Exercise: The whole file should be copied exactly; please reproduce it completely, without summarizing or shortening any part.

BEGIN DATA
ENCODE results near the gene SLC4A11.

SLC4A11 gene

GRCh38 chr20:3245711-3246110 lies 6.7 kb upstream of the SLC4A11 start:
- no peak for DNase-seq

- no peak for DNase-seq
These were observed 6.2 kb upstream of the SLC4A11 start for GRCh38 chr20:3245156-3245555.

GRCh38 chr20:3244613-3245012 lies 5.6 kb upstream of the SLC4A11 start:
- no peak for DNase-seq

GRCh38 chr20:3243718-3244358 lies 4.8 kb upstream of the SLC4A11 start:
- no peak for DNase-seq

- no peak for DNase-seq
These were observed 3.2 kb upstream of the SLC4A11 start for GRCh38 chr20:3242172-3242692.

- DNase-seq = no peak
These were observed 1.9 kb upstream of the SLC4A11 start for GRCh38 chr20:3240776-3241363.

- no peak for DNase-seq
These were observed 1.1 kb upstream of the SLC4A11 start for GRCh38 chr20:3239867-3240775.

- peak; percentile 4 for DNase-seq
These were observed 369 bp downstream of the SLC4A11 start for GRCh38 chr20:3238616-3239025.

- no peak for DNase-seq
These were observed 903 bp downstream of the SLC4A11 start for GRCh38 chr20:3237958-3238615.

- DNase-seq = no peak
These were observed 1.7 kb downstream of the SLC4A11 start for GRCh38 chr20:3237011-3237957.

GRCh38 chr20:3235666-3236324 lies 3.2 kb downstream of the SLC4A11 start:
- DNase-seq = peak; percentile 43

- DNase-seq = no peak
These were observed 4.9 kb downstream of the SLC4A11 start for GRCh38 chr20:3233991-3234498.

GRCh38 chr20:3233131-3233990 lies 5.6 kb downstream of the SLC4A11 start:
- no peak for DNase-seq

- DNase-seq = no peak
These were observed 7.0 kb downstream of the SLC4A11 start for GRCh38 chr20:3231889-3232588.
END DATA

ENCODE results near the gene SLC4A11.

SLC4A11 gene

GRCh38 chr20:3245711-3246110 lies 6.7 kb upstream of the SLC4A11 start:
- no peak for DNase-seq

- no peak for DNase-seq
These were observed 6.2 kb upstream of the SLC4A11 start for GRCh38 chr20:3245156-3245555.

GRCh38 chr20:3244613-3245012 lies 5.6 kb upstream of the SLC4A11 start:
- no peak for DNase-seq

GRCh38 chr20:3243718-3244358 lies 4.8 kb upstream of the SLC4A11 start:
- no peak for DNase-seq

- no peak for DNase-seq
These were observed 3.2 kb upstream of the SLC4A11 start for GRCh38 chr20:3242172-3242692.

- DNase-seq = no peak
These were observed 1.9 kb upstream of the SLC4A11 start for GRCh38 chr20:3240776-3241363.

- no peak for DNase-seq
These were observed 1.1 kb upstream of the SLC4A11 start for GRCh38 chr20:3239867-3240775.

- peak; percentile 4 for DNase-seq
These were observed 369 bp downstream of the SLC4A11 start for GRCh38 chr20:3238616-3239025.

- no peak for DNase-seq
These were observed 903 bp downstream of the SLC4A11 start for GRCh38 chr20:3237958-3238615.

- DNase-seq = no peak
These were observed 1.7 kb downstream of the SLC4A11 start for GRCh38 chr20:3237011-3237957.

GRCh38 chr20:3235666-3236324 lies 3.2 kb downstream of the SLC4A11 start:
- DNase-seq = peak; percentile 43

- DNase-seq = no peak
These were observed 4.9 kb downstream of the SLC4A11 start for GRCh38 chr20:3233991-3234498.

GRCh38 chr20:3233131-3233990 lies 5.6 kb downstream of the SLC4A11 start:
- no peak for DNase-seq

- DNase-seq = no peak
These were observed 7.0 kb downstream of the SLC4A11 start for GRCh38 chr20:3231889-3232588.